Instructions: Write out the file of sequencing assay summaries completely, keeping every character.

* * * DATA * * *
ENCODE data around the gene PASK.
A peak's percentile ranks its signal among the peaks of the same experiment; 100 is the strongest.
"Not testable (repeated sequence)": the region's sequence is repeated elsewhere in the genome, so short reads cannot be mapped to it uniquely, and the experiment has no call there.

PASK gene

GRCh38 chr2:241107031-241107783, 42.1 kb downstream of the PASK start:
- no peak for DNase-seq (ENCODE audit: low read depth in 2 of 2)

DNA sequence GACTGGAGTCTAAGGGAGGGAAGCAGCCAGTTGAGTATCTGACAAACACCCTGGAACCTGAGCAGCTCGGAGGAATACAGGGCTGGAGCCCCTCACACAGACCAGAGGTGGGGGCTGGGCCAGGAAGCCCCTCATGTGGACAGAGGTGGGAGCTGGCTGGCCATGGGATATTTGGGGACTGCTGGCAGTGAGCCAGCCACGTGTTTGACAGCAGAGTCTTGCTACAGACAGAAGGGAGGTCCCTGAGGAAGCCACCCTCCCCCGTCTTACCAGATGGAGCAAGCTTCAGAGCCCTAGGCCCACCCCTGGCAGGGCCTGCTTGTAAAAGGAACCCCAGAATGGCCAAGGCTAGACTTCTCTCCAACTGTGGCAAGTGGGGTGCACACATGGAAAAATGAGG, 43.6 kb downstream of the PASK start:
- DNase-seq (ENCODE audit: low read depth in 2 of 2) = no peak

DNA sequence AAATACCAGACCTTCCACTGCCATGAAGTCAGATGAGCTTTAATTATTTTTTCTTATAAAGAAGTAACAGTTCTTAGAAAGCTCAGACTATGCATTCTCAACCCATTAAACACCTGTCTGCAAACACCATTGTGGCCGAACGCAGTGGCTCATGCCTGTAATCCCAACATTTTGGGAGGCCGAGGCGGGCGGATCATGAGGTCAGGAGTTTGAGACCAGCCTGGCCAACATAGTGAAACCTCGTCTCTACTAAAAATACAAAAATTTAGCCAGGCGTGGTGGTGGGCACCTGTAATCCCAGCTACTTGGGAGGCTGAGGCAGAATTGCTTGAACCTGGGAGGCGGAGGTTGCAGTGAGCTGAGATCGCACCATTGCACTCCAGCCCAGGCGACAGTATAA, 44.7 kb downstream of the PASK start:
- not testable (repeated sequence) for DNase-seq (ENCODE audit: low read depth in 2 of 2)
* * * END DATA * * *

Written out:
ENCODE data around the gene PASK.
A peak's percentile ranks its signal among the peaks of the same experiment; 100 is the strongest.
"Not testable (repeated sequence)": the region's sequence is repeated elsewhere in the genome, so short reads cannot be mapped to it uniquely, and the experiment has no call there.

PASK gene

GRCh38 chr2:241107031-241107783, 42.1 kb downstream of the PASK start:
- no peak for DNase-seq (ENCODE audit: low read depth in 2 of 2)

DNA sequence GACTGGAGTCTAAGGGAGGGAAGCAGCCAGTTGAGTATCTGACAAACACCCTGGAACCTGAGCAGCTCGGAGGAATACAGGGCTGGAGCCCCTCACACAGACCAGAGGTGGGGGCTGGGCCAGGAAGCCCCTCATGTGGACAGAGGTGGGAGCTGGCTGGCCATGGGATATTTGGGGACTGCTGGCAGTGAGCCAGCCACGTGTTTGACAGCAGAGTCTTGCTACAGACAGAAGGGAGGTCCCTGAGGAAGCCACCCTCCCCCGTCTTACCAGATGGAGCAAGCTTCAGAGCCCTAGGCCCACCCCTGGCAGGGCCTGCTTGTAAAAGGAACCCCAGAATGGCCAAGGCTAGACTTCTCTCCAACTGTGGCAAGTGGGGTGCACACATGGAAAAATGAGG, 43.6 kb downstream of the PASK start:
- DNase-seq (ENCODE audit: low read depth in 2 of 2) = no peak

DNA sequence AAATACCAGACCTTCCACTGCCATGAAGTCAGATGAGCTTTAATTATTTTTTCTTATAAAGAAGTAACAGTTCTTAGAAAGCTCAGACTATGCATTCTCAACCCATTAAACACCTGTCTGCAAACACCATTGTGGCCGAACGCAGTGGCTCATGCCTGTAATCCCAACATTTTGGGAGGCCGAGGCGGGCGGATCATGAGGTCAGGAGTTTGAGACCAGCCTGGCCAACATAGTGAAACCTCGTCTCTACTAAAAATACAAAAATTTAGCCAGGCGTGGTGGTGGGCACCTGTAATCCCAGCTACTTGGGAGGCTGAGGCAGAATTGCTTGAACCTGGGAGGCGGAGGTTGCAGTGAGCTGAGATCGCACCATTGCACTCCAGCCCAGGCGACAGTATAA, 44.7 kb downstream of the PASK start:
- not testable (repeated sequence) for DNase-seq (ENCODE audit: low read depth in 2 of 2)